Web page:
• Joint Pain and Swelling: Bleeding into joints can cause pain, swelling, and stiffness.

  • Blood in the Urine or Stool: Blood disorders can result in presence of blood in the stool or urine.

  • Fatigue and Weakness: Prolonged or excessive bleeding can lead to fatigue and weakness.

How Are Bleeding Disorders Diagnosed?

In order to identify a bleeding disorder and determine whether it is inherited or acquired, the physician may prescribe one or more of the following examinations.

  • A complete blood count (CBC) evaluates various components of the blood, such as the number of blood cells and platelets. If the number of platelets is low, it could indicate a platelet disorder instead of a clotting factor disorder.

  • A partial thromboplastin time (PTT) test, also known as an activated PTT (aPTT), measures the amount of time it takes for the blood to clot. This examination helps identify whether particular clotting factors are involved.

  • Another test that measures the time it takes for blood to clot is the prothrombin time (PT) test. It measures clotting factors that are not included in the PTT test.

  • The mixing test is used to find out if the bleeding disorder is caused by antibodies that stop clotting factors from working. This can happen when a person has an autoimmune disease or gets hemophilia later in life.

  • Von Willebrand factor (vWF) tests evaluate the quantity and functionality of Von Willebrand factor or the specific type of von Willebrand disease (VWD) a person might have.

  • Clotting factor tests, also referred to as factor assays or coagulation panels, help identify whether particular clotting factors are missing or appear at lower levels than usual, indicating the type and severity of the bleeding disorder. For instance, low levels of clotting factor VIII could indicate hemophilia A.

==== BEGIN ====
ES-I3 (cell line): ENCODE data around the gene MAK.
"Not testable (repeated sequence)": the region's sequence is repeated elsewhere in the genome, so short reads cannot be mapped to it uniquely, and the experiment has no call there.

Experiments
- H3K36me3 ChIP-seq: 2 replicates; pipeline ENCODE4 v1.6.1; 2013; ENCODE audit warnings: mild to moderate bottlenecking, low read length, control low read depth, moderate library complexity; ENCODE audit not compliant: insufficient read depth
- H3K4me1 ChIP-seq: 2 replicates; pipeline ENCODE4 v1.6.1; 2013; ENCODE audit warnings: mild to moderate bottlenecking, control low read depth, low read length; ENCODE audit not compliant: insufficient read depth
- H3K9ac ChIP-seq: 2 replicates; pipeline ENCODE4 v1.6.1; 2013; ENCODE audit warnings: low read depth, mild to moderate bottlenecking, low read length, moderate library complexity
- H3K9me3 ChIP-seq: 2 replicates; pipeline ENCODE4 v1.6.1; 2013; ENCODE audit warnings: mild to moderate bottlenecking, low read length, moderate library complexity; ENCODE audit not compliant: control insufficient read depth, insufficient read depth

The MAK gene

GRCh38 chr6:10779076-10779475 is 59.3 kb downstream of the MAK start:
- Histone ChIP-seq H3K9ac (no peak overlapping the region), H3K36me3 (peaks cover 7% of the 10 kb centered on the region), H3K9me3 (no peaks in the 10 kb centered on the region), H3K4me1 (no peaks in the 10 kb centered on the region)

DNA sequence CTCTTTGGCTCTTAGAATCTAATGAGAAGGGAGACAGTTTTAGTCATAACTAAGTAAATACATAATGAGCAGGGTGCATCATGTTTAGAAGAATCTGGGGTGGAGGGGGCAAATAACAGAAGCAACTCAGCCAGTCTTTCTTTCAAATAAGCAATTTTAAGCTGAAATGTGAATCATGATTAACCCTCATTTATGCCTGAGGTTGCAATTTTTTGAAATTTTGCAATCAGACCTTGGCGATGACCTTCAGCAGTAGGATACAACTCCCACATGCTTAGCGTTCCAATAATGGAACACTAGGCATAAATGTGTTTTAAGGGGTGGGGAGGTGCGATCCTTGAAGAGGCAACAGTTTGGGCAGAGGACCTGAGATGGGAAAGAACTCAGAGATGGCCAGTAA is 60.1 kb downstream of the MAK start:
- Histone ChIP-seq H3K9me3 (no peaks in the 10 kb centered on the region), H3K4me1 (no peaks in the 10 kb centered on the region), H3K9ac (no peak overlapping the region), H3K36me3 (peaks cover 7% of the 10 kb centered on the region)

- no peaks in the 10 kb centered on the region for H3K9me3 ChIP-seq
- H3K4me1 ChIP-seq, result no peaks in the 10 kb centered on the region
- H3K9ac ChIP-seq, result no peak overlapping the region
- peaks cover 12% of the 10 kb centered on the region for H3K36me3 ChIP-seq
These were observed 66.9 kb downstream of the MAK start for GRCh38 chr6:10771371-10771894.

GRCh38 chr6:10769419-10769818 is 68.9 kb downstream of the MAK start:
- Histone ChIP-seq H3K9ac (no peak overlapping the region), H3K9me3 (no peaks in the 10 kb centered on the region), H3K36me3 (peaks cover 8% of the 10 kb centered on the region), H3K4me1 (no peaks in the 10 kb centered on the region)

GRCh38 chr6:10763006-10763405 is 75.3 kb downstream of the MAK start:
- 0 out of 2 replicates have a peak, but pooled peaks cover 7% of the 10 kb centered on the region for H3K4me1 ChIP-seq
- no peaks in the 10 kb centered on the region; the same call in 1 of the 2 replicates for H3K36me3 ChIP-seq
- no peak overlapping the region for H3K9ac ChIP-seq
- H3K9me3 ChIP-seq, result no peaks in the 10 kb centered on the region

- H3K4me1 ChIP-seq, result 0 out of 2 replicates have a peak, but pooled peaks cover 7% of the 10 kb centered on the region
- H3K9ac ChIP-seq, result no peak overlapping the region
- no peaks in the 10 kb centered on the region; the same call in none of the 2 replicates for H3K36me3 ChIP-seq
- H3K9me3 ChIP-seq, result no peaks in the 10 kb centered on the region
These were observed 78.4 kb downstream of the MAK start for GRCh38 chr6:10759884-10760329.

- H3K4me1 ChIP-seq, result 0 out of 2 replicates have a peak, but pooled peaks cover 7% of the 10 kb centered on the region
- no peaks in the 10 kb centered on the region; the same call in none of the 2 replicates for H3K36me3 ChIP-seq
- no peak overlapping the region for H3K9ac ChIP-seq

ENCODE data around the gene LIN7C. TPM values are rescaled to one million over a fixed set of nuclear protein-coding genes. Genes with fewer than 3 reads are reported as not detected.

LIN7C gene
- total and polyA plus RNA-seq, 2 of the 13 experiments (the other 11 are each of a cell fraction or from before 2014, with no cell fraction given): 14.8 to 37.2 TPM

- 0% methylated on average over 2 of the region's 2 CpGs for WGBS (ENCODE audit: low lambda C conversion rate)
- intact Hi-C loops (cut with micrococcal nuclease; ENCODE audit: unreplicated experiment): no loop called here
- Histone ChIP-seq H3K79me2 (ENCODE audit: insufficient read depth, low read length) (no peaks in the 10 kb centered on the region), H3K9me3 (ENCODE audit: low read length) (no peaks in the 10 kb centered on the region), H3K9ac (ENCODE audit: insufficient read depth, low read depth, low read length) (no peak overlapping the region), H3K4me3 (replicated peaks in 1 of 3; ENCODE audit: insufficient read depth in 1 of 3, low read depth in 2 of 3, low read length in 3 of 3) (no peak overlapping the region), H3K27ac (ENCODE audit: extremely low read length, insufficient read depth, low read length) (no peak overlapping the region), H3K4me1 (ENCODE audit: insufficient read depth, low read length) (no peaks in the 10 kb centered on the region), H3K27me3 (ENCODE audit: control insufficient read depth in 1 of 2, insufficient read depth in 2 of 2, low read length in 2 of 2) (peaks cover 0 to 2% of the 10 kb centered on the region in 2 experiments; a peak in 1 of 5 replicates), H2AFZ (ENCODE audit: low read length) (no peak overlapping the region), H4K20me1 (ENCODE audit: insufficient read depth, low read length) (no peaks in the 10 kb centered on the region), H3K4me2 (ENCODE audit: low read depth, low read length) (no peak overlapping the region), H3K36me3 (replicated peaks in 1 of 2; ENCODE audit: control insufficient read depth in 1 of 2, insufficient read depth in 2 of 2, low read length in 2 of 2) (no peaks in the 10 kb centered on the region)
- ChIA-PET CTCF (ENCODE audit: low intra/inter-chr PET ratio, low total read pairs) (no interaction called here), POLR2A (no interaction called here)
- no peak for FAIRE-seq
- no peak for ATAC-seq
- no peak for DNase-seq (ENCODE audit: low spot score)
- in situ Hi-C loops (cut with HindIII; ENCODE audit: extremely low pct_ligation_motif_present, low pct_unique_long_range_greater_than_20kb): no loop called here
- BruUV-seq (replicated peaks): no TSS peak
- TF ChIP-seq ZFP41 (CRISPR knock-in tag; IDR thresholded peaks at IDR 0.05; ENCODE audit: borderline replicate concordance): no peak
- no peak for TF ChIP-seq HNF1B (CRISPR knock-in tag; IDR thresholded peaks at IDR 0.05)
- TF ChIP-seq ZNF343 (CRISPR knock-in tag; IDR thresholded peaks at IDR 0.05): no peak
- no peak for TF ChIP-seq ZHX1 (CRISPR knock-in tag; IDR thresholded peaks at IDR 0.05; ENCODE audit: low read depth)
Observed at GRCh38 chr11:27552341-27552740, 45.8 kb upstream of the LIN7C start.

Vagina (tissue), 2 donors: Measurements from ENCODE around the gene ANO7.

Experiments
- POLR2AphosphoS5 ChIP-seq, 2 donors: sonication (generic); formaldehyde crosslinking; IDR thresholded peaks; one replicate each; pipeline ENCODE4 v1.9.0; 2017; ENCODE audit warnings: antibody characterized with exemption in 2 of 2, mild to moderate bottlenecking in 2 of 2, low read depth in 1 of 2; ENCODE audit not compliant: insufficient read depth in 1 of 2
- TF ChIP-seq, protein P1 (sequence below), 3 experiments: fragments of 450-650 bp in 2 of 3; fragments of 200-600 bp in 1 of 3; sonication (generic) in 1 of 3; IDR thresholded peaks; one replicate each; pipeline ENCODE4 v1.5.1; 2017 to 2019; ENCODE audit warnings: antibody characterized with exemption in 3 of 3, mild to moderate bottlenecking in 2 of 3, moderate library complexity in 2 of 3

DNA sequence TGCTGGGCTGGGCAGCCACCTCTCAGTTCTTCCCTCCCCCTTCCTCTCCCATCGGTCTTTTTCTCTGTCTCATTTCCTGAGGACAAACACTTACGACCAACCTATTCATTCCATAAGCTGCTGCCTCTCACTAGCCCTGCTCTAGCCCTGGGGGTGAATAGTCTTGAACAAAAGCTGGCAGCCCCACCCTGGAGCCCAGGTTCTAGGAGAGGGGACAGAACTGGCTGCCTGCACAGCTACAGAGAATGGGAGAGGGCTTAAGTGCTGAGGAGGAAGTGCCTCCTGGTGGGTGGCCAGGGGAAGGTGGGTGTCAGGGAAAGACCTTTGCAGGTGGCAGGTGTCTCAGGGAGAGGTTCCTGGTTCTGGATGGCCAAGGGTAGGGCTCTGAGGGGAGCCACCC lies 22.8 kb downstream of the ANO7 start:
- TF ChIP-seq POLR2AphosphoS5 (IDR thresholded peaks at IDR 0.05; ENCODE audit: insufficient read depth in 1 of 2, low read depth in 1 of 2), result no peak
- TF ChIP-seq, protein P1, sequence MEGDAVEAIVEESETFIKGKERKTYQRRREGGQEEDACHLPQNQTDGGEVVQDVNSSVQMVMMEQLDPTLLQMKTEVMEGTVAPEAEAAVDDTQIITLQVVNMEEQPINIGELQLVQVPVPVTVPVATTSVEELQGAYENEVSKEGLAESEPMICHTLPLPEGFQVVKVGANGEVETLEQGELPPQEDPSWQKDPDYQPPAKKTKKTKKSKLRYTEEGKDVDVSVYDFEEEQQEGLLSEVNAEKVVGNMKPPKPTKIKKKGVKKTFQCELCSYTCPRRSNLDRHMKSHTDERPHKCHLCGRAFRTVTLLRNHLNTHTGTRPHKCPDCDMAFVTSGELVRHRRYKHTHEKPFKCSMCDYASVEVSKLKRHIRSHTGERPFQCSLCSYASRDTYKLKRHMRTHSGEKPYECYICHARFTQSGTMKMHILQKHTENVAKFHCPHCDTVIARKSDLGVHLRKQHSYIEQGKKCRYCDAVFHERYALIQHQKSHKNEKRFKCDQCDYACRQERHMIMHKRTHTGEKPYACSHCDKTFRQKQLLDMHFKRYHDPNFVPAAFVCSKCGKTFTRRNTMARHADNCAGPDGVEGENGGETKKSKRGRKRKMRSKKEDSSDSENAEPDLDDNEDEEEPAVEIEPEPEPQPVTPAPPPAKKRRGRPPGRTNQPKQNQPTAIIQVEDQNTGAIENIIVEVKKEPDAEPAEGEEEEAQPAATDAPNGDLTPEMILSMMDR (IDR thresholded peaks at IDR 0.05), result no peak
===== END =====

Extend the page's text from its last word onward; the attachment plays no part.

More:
• The Bethesda test is used to search for antibodies to factors VIII or IX, whereas factor XIII antigen and activity assays detect factor XIII deficiency.

  • Genetic testing is conducted to determine whether specific genes are the cause of the bleeding disorder. The doctor may refer a patient to a genetic testing specialist.

What Is the Treatment?

The treatment of a bleeding disorder depends on the underlying cause and severity of the condition. Some common treatments for bleeding disorders include:

  • Replacement Therapy: It involves replacing missing or deficient clotting factors with infusions of clotting factor concentrates. This is a common treatment for hemophilia A and B.

  • Desmopressin (DDAVP): It is a medication that stimulates the release of von Willebrand factor and can be used to treat certain types of von Willebrand disease.

  • Antifibrinolytic Medications: Antifibrinolytic medications, such as tranexamic acid, help to prevent the breakdown of blood clots and can be used to treat bleeding in some bleeding disorders.

  • Immune Globulin Therapy: It can be used to treat autoimmune disorders that cause bleeding disorders, such as acquired hemophilia.

  • Surgery: Surgery may be necessary to stop bleeding or prevent future bleeding in certain cases, such as joint bleeding in severe hemophilia.

Is It Possible to Prevent Bleeding Disorders?

It is not possible to prevent inherited bleeding disorders like inherited or acquired hemophilia and von Willebrand disease. However, couples who are conscious of the possibility of having a child with a bleeding disorder may opt to seek advice from a genetic counselor before making plans to start a family. This can help provide information and answer questions about the risks associated with the condition. Newborns are at risk of developing vitamin K deficiency bleeding. In order to prevent this type of bleeding disorder, infants are usually given a vitamin K injection soon after birth.

Conclusion

In conclusion, bleeding disorders are a group of medical conditions that affect the body's ability to form blood clots, leading to excessive bleeding or easy bruising. These disorders can have various causes and symptoms and can be diagnosed through various examinations such as the CBC, PTT, PT, mixing test, clotting factor tests, and the Bethesda test. Early diagnosis and appropriate management of bleeding disorders are crucial to preventing serious health complications and improving patients' quality of life.

Dr. Abdul Aziz Khan
Dr. Abdul Aziz Khan

Medical oncology